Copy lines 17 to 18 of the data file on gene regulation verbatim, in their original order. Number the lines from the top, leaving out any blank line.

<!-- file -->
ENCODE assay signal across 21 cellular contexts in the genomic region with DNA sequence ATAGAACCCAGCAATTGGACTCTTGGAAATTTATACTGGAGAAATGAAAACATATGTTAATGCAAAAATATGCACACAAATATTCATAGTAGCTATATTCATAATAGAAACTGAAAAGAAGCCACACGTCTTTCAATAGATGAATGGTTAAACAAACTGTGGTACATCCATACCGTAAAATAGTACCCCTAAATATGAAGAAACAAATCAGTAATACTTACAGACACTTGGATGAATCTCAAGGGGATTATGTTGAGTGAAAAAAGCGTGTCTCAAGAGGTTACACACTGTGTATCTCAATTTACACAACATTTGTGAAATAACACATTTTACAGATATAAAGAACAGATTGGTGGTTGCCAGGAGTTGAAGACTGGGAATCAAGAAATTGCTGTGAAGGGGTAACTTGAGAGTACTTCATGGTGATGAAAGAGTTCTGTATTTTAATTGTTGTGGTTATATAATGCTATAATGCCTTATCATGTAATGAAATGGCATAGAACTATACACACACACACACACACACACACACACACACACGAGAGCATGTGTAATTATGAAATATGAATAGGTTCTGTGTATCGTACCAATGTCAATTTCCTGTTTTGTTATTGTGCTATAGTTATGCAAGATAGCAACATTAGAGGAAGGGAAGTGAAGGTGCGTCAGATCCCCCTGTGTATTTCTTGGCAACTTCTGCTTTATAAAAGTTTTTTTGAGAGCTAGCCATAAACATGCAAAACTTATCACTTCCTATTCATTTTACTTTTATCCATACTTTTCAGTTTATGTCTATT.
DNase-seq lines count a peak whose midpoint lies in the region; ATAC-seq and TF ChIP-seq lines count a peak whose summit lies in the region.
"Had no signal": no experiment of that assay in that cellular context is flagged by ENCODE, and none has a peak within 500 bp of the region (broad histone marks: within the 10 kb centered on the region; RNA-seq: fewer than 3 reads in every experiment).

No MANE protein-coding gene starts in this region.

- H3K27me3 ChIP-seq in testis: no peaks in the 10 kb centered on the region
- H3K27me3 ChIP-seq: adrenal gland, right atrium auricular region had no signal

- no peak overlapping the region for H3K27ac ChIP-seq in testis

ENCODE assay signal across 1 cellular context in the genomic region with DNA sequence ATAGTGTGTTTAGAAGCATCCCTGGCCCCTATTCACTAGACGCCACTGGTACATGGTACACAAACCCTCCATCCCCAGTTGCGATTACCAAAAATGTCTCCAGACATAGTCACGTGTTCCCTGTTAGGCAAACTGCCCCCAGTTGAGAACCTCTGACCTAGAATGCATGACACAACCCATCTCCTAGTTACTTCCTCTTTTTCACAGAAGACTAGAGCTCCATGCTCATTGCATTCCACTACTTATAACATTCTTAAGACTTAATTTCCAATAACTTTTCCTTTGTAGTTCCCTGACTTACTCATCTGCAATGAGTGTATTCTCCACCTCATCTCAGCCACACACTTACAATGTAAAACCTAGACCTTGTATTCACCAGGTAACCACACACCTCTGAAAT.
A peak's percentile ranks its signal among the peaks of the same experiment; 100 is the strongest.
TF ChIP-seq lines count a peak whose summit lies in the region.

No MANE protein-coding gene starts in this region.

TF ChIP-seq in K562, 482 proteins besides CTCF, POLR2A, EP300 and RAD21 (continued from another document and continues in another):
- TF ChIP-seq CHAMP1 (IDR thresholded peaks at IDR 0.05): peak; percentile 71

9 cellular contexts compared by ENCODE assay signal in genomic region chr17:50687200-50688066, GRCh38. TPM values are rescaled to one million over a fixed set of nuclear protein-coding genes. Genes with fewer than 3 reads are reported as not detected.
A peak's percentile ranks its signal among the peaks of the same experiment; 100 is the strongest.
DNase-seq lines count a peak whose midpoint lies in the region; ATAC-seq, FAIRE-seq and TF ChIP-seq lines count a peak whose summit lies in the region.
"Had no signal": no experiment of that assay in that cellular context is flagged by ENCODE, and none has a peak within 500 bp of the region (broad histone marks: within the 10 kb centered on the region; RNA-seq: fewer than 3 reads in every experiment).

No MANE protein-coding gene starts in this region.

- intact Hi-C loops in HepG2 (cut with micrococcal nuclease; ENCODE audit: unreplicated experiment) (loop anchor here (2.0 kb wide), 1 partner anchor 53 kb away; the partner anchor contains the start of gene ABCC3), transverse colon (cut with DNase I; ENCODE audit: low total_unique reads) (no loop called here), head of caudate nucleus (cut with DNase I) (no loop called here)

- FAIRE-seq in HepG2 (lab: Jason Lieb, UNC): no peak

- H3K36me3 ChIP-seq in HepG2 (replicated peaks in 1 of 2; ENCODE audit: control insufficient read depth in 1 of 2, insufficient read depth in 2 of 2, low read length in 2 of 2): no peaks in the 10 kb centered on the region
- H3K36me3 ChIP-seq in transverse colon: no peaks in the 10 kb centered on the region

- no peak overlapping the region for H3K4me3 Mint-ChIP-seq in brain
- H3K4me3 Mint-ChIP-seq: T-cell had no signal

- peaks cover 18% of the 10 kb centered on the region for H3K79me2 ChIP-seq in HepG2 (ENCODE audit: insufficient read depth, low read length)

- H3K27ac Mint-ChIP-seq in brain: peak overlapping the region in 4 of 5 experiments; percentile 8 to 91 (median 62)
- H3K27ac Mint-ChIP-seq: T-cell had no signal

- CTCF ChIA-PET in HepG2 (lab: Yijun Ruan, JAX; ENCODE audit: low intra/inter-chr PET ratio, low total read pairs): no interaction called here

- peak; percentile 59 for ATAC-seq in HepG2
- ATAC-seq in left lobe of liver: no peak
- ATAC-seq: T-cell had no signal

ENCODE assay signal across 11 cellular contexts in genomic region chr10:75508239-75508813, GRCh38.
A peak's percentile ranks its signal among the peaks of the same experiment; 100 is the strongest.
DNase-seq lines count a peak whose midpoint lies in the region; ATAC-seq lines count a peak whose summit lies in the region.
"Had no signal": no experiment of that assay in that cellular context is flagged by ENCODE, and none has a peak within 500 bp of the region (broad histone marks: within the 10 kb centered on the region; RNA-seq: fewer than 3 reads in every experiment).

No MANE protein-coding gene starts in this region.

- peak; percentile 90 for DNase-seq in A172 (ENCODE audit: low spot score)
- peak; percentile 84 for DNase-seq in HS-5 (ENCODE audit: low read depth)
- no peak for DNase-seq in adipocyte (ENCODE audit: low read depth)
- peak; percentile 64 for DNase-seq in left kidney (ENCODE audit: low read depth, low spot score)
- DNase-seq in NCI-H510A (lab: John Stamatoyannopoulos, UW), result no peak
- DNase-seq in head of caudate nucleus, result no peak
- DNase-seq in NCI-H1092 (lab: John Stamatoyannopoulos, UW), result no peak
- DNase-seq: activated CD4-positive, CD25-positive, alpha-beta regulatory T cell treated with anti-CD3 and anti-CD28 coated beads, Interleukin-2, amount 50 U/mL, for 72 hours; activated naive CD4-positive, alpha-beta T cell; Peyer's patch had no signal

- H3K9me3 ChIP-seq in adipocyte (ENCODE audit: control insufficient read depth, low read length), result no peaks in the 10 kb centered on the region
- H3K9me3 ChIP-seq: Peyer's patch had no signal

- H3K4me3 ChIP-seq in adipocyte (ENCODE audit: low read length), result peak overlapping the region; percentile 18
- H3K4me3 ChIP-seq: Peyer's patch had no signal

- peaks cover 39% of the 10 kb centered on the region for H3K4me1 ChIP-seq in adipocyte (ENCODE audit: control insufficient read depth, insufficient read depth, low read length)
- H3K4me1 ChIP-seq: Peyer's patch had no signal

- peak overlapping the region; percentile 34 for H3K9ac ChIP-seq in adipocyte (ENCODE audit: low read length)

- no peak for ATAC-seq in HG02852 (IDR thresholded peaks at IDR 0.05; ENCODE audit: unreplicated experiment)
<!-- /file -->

"Had no signal": no experiment of that assay in that cellular context is flagged by ENCODE, and none has a peak within 500 bp of the region (broad histone marks: within the 10 kb centered on the region; RNA-seq: fewer than 3 reads in every experiment).

No MANE protein-coding gene starts in this region.